Domestic solar manufacturers are staging a comeback. Here’s a look at what tariffs have meant for investment in this space, and a looming threat ahead that could undermine all of it.
The former Deputy National Security Advisior says in a long Foreign Affairs magazine essay that our relationship with China has to move beyond price tags and the bottom line salivations of a few big corporations, investment firms and venture capitalists.
The Securities and Exchange Commission is telling Chinese companies listed on the NYSE and Nasdaq to reveal more of their ownership structure. Meanwhile, SEC Commissioner is giving them three additional years to allow for third-party audits. That’s too long.
A labor auditor in Shenzhen called Verite was raided and shut down in April. It’s another mark against those companies like Nike that believe auditing their factory floors in China won’t be that difficult. In many cases, it might not be allowed.
Thanks to currencies worth peanuts, and weak environmental rules, China has turned three SE Asian nations into their solar-making vassal states. The 20% tariff against them is not enough. Here’s what Washington needs to do if it wants a domestic solar industry.
Customs makes good on its promise to root out imported solar cells and panels believed to have been made from polysilicon produced by Hoshine Silicon Industry, banned from the U.S. solar supply chain this summer.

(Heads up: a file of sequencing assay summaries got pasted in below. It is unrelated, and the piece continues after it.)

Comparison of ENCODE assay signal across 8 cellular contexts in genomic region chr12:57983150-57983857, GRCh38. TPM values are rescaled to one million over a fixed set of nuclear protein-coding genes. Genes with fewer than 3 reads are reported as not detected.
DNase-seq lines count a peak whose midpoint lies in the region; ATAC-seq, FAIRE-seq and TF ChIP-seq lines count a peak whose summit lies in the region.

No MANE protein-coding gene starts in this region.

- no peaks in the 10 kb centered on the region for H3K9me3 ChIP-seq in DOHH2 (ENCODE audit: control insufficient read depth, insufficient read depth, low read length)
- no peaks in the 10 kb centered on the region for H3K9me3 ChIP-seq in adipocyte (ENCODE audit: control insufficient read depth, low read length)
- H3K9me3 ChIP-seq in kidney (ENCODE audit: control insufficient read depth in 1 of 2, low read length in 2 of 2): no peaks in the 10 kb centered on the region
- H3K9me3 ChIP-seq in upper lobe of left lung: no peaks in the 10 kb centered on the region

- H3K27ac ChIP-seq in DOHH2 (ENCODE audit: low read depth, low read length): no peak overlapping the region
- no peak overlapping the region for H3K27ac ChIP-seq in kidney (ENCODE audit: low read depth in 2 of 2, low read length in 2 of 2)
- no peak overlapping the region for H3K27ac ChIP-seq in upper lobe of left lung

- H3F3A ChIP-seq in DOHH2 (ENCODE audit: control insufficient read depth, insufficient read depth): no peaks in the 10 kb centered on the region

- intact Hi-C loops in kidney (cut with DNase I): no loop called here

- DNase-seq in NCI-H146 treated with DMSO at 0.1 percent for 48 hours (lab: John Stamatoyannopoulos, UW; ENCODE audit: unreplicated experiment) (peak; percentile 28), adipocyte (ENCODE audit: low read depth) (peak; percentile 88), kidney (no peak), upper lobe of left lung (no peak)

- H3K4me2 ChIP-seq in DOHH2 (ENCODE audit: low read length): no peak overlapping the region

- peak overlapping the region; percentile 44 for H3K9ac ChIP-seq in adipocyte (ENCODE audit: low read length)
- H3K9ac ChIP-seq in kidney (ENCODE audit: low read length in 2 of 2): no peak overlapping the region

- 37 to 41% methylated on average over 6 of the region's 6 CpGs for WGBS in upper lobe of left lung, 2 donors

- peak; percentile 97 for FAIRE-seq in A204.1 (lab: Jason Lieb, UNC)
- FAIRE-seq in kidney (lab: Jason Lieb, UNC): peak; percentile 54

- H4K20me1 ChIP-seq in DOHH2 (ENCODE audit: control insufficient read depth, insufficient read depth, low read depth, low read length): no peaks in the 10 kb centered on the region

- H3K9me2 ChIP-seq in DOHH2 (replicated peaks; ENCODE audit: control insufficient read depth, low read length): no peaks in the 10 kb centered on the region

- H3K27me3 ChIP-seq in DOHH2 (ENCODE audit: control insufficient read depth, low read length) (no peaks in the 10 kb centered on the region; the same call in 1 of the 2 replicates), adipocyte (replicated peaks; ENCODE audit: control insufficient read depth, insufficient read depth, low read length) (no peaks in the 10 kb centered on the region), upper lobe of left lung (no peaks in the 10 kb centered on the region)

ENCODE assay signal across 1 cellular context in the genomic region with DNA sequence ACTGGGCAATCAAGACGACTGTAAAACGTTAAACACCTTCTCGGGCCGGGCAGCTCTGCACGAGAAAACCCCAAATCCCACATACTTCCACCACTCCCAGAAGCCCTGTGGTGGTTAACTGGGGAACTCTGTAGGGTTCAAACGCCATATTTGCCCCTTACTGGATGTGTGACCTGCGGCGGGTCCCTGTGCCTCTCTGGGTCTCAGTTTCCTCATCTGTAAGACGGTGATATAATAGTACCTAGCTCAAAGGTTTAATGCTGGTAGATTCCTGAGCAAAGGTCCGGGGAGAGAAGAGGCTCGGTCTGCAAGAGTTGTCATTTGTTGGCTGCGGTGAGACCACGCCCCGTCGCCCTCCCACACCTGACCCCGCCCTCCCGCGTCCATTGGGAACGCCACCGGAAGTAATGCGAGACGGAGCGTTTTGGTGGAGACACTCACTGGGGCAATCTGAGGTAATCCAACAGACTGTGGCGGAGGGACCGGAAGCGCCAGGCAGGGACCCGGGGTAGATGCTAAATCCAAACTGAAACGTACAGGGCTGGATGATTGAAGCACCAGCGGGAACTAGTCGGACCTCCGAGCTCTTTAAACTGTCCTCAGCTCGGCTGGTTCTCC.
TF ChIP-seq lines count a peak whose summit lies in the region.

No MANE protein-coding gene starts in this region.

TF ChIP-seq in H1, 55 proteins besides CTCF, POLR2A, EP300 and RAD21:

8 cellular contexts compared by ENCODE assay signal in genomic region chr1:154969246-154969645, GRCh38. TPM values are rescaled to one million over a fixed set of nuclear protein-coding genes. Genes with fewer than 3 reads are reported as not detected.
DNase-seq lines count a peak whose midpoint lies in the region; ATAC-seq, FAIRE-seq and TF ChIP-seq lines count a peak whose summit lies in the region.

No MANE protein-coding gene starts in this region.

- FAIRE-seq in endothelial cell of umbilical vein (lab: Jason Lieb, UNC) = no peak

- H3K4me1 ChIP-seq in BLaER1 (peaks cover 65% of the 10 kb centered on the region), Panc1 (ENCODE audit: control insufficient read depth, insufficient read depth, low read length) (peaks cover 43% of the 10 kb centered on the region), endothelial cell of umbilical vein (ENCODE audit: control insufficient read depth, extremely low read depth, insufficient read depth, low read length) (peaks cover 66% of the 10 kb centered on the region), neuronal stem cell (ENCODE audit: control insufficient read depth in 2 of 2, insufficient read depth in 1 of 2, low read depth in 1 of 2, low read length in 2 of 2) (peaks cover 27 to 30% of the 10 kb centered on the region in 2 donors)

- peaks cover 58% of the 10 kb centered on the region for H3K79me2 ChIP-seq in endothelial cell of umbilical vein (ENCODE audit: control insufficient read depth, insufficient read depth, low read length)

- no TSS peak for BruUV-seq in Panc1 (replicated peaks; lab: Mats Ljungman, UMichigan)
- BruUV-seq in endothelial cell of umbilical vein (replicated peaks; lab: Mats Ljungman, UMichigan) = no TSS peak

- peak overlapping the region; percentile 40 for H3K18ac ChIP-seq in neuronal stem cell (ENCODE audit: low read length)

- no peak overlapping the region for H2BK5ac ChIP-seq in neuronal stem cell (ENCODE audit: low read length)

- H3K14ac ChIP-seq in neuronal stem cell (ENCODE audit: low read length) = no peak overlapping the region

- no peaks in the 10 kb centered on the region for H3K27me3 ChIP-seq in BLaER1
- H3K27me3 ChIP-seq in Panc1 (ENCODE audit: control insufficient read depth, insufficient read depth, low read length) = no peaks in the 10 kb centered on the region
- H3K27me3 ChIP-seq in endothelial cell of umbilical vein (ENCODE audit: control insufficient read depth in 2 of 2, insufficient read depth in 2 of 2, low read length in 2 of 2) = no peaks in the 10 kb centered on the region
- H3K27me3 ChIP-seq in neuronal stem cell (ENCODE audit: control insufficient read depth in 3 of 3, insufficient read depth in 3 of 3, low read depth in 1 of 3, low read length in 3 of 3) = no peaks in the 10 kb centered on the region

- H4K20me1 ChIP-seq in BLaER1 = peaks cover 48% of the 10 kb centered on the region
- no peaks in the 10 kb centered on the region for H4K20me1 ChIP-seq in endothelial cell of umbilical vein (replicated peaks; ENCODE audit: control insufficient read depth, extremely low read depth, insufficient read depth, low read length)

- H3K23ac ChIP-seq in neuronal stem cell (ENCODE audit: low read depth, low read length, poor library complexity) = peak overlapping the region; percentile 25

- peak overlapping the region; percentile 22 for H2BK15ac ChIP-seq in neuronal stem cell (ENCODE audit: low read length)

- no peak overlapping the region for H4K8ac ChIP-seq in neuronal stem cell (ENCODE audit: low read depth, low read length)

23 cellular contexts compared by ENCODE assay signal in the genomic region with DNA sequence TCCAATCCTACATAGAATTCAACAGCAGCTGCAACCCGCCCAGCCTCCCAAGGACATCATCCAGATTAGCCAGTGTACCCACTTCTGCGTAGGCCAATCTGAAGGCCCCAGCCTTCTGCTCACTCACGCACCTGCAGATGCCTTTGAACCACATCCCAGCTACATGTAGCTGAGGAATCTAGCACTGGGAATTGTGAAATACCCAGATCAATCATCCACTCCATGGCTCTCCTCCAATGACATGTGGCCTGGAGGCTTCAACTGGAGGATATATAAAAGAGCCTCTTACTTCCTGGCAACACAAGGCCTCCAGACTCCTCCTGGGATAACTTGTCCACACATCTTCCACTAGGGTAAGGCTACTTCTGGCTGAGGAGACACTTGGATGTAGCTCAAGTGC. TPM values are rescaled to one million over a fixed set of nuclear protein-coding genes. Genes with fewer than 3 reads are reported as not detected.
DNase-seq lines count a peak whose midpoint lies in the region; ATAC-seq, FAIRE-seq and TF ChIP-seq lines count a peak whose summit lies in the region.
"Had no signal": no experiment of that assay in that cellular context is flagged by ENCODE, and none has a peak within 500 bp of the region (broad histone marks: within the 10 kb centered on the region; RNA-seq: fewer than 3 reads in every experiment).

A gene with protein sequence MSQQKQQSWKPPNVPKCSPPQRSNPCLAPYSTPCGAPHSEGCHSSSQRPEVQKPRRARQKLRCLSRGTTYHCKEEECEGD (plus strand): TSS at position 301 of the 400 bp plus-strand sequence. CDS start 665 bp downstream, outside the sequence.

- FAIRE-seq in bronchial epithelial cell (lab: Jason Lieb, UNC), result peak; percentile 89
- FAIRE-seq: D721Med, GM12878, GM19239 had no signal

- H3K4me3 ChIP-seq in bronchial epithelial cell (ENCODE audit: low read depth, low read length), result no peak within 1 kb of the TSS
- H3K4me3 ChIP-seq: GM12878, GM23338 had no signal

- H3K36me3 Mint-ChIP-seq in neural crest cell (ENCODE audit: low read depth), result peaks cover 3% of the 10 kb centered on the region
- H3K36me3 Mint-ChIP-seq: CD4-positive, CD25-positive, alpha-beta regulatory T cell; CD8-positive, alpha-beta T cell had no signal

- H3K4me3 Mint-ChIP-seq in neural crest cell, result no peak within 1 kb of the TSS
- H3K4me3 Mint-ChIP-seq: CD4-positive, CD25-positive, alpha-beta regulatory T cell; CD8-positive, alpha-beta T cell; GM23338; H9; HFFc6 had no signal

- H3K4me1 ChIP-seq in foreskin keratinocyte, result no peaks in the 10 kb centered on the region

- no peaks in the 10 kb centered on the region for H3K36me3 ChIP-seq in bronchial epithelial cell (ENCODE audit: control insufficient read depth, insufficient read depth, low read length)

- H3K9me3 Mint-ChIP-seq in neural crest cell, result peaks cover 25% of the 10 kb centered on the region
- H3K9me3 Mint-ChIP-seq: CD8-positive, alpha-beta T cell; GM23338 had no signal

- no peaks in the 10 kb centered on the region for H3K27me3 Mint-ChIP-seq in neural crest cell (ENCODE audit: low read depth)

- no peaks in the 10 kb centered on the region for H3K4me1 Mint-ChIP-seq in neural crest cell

School bus manufacturers are domestic. The Senate infrastructure bill gives them $5 billion to build non-diesel buses, but it falls far short of what the industry wanted in order to crank up the volume and reduce subsidy dependence.
The Chinese Communist Party is now one of three members of the board of directors at ByteDance, owners of the TikTok app. Why do we keep allowing this company to operate here, when Facebook, YouTube, and Twitter cannot operate there.
Another positive in the Senate’s recently passed $550 billion infrastructure bill: finding, and producing, more of the minerals that will power a post-fossil fuel economy. If not done fast, the U.S. will be wholly dependent on foreign sources of energy materials.
Senate Infrastructure: The ‘Build America, Buy America Act’ Stresses “Commonsense” Preference for US Products, Companies and Workers
We looked closer at the new Senate infrastructure bill. Title IX Build America, Buy America would be a big win for President Biden. And, potentially, for U.S. manufacturing and reshoring.